Law and the Internet, Part 1: A Little Self-Help

The Internet often has the effect of eliminating the middle man and enabling consumers to complete tasks directly. While these changes have occurred swiftly in some markets, they have been evolving more slowly in the legal profession. In fact, the process of finding legal advice is quite similar to how it was before the dotcom boom. A small but growing number of companies are trying to change that by making legal information and documents available over the Web so consumers can help themselves rather than hire a lawyer.

Lawyers are like dentists: Consumers visit them only when needed, and they try to make their stay as short as possible. “We have found that 74 percent of families do not have items, such as a will, even though they know that they need them,” Brian Liu, chairman and cofounder of LegalZoom.com, told the E-Commerce Times. Cost is one reason they shun legal eagles — Lawyers typically charge US$150 on up per hour for their services, which can range from examining a home purchase and sales agreement to establishing a new corporation.

While some areas of the law — such as patent law — are extremely complex, others center on repetitive processes and are more easily navigable. The notion of offloading some of these tasks from lawyers to consumers has arisen, and a number of self-help sites now enable consumers to complete and process a wide range of forms.

Celebrities Endorse Self-Help Sites

LegalZoom is one of the better-know sites. Cofounded by noted attorney Robert Shapiro, it has been widely advertised and features a variety of celebrity endorsements. The company claims to have a wide-ranging team of legal experts, including retired judges and law school professors, to ensure that its information is accurate.

The site includes a wide range of information. An Education Center provides individuals with a “Cliff Notes” version of the reasons why one would need the sorts of documents it offers. A frequently asked questions section answers items from “Who can create a living will?” to “Are there any decisions my healthcare surrogate can’t make for me?”

LegalZoom’s business centers on helping consumers complete various common documents, such as wills, living trusts, living wills, restraining orders, divorces, prenuptial agreements, limited liability corporations, and the filing of trademarks and copyrights. The company has tiered services, starting with basic information and working its ways to more complex cases. Pricing for completing a living will, for example, goes from $39 to $79, while the cost of incorporating a company ranges from $139 to $369.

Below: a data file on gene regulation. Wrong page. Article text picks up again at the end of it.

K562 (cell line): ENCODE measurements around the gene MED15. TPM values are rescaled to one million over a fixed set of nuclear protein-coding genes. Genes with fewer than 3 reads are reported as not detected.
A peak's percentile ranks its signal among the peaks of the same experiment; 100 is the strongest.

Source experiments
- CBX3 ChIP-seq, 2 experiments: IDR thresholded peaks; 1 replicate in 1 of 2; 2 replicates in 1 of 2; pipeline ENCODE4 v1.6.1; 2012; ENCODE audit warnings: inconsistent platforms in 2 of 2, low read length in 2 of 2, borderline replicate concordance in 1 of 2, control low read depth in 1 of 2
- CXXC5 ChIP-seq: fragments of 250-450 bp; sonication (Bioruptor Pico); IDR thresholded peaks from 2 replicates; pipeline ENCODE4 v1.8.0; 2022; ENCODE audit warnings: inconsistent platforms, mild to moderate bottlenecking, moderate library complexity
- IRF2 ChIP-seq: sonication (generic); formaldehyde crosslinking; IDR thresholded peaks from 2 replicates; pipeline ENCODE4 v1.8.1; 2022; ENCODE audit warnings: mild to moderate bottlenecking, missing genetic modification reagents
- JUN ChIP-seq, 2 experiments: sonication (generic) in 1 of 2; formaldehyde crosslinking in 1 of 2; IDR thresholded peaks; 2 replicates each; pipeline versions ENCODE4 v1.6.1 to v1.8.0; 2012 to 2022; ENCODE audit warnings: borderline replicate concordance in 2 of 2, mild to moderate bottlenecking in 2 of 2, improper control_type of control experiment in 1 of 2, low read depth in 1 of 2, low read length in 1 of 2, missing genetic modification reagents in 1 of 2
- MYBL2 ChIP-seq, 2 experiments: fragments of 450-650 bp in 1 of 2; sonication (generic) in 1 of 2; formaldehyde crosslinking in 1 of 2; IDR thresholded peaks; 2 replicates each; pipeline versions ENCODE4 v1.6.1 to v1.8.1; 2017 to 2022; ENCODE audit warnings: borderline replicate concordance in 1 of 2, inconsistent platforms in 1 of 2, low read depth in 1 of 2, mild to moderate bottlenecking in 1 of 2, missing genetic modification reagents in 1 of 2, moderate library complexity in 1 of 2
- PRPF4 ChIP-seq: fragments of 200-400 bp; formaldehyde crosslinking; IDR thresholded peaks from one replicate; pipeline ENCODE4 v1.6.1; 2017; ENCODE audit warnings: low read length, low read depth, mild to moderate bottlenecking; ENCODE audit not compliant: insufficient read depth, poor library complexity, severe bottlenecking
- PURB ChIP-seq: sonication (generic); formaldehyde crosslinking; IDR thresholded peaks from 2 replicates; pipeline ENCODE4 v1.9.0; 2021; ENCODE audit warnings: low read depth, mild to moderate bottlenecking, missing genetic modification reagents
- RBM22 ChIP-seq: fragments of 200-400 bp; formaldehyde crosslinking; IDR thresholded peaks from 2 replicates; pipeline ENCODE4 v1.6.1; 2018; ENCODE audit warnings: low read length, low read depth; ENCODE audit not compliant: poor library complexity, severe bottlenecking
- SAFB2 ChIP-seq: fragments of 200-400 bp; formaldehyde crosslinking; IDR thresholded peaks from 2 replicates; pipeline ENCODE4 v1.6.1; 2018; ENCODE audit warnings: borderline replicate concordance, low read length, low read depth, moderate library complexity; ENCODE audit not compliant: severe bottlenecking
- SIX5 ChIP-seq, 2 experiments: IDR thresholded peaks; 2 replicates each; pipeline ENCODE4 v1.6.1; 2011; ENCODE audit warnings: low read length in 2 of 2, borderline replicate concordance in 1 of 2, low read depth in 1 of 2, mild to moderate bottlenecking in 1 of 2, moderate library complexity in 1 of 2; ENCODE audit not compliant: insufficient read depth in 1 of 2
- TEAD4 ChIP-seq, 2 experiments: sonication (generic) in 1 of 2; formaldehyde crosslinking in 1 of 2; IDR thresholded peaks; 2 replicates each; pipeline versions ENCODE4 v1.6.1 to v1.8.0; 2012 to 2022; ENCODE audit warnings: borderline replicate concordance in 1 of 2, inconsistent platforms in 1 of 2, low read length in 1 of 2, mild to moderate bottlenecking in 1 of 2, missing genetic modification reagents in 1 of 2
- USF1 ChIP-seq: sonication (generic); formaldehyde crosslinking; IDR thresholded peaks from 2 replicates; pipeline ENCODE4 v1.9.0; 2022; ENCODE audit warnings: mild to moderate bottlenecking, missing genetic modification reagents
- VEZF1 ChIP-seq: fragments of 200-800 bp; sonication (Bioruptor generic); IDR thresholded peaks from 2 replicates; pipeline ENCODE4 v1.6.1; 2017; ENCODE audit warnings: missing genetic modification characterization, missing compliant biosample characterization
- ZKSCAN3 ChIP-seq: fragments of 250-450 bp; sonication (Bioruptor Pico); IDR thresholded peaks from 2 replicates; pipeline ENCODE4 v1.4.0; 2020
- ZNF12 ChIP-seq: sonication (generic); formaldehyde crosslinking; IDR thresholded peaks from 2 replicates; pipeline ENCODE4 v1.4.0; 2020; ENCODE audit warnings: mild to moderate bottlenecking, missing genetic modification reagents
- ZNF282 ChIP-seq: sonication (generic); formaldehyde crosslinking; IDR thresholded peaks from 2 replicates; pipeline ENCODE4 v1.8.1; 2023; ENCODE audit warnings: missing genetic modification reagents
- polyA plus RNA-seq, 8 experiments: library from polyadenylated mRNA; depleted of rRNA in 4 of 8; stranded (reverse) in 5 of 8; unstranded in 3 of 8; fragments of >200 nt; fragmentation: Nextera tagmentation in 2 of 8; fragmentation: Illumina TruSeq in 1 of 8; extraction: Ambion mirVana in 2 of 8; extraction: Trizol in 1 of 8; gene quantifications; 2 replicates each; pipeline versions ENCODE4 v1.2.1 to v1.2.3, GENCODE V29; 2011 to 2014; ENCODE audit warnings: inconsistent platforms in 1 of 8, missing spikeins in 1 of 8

Other Legal Sources

Legal Help Mate is another site with a comprehensive set of documents: uncontested divorce, creating a power of attorney, advance medical directives for healthcare and living will, etc. The site includes a brief description of the document and then offers consumers the ability to download them for a fee — from about $10 to $25.

A help section is designed to assist individuals with understanding the forms and fill them out properly. They start with simple items, such as “Do I have to use the document?,” and work their way to more complex issues such as “I have a living trust. Do I still need a durable power of attorney for finances?”

JDSupra.com has taken a different spin on this theme: It has built a free, virtual law library of real-world legal documents. On the site, lawyers post examples of their legal work, which consumers and businesses can download and use, free of charge.

A Beauty or a Beast?

The benefits of these different document services lie in the eyes of the beholders. The major benefit is that consumers cut their legal bills — usually by a significant margin. Also, they can complete the process more quickly than trying to find time on a busy lawyer’s calendar.

There are some shortcomings. Many documents they offer address laws that are set at the state level, which can vary widely. As a result, there may be instances where the wording in a document does not mesh with local regulations. Also, the law constantly evolves, and there may be cases where documents become outdated.

Some legal professionals think online documents shortchange consumers. “At some point in the legal process, a consumer should consult with a lawyer,” said Ryan Sabia, president of Interactive Technologies, which operates OnlineConsultation.com. “If you needed an operation, you would see a doctor, not perform it yourself,” he told the E-Commerce Times.

Even the online document preparers themselves agree with that sentiment. “We recommend that consumers use lawyers, but not everyone feels comfortable doing that, so our service gives them another option,” LegalZoom’s Liu said.

Law and the Internet, Part 2: A Little Help From the Pros

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